Players clear the room of enemies in phase one. Two players grab an orb and run around a racetrack while their allies shoot gates to open them and allow the orbs through in phase two. Everyone runs the track at once in phase three. And that’s it.
While it sounds simple enough, the runners’ communication with their shooters has to be on point. In fact, I recommended in our guide for this fight that the two runners should have voices that sound very different from the other, as both of them will be shouting instructions at the same time. If someone in your fireteam has a very low or very high voice? You’ve found your runners.
The Gauntlet requires more communication than any fight the Destiny franchise has ever seen. It makes playing with friends feel like a distinct advantage, as you already know each other’s voices and personalities well enough to push through any issues. It’s rare that a game rewards intimacy, but here we are.
The Gauntlet forces you and your team to bond with one another before you face the final boss. Everyone has to look out for everyone else in the final phase, when everyone is running.
I find myself yelling compliments and encouraging my allies every time I play this section of the raid. Not simply because I want to win — although I very much do — but because I know that this situation is stressful for everyone involved, especially if anyone is new. The loot chest is a welcome sight when the section has been completed.
The Gauntlet is so focused on cooperation and communication that success always feels shared. This is not a place for armies of one. You help out your allies every second of the fight, and each time the runner reaches the finish line it feels like a group effort.
Make sure you take the time to celebrate, because you’re on your way to the real shit.
Calus is a Destiny raid boss. You go through a puzzle to gain a damage buff and then you shoot him when he is vulnerable. Classic Bungie.
I told myself that I never wanted to see a boss like this again, but the variety around the rest of the raid makes this battle seem like the perfect culmination of everything we have learned thus far. Bungie has learned to make its bosses more than just challenges of execution or a puzzle. Calus is both.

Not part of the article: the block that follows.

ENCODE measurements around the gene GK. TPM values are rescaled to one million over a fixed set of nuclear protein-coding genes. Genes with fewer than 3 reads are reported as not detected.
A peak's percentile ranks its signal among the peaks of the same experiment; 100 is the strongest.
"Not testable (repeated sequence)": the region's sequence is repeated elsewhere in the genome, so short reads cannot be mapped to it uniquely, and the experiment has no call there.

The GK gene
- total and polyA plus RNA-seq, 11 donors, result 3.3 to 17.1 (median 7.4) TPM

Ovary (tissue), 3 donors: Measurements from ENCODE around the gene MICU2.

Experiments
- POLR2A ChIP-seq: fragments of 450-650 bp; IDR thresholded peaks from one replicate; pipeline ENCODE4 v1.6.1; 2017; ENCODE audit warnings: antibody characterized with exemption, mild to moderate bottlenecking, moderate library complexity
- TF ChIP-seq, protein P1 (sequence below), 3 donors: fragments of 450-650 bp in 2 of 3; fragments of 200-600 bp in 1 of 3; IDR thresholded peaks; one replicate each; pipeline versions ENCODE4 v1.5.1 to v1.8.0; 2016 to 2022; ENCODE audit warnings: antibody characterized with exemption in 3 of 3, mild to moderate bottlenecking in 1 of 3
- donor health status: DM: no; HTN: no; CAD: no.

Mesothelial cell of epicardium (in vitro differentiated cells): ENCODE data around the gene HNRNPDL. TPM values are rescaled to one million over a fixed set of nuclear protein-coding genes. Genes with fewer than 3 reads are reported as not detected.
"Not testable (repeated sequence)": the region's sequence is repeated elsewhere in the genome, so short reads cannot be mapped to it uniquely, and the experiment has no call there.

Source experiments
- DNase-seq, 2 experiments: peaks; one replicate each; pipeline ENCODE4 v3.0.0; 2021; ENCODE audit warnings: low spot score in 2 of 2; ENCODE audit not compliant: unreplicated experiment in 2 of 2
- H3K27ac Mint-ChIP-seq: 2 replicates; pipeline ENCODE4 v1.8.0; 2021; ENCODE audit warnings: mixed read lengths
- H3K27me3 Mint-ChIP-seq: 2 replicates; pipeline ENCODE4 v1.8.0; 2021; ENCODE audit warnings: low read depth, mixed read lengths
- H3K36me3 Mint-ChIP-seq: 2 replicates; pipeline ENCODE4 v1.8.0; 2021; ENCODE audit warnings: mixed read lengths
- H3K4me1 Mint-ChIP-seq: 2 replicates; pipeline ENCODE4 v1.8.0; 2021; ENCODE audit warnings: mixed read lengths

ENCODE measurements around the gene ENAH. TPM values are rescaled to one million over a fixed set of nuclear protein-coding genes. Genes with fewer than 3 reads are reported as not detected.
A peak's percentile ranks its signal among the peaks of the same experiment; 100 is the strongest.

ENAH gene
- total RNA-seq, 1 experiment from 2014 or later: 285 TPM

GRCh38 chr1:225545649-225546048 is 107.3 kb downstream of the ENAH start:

Everyone has to be working together for the fight to work, and if anyone miscommunicates it can spell death for the squad. Destroying him is almost always a close call.
Instant death is not necessarily new for Destiny, but the level of difficulty has been amped up quite a bit, making failures even more punishing. You have to rely on each other, and trust in the skills of your fireteam.
The difficulty of this fight works both for and against it. You’ll be covered in sweat if you trust your team, but I would never want to play this with players I don’t know. Be prepared.
So why is this so good?
It was easy to drag bad or inexperienced players through the raids in Destiny. Hell, everyone just told me to stay inside the room with the big crystal when I fought Crota for the first time so I wouldn’t slow them down. It took me several more tries on my own to actually learn what to do.
Calus doesn’t let you get by that easily, as everyone is always needed.
This is great news because the secret about being carried is that it sucks. The loot is oftentimes a great incentive, but the process is boring. Players will need to teach Leviathan to their friends, just as their friends must learn it. You’ll only find success when everyone works together, and that thrill makes the flawed portions of the raid much easier to live with.
The difficulty does gate the content somewhat, but those who tough out the raid will re-enter the community as productive raiders rather than baggage. This raid will chew up players and spit out Guardians, and that’s what a good raid is supposed to do.
This raid feels like an intense challenge for new players and a big hug to veteran, hardcore Guardians. I can’t wait to play it again.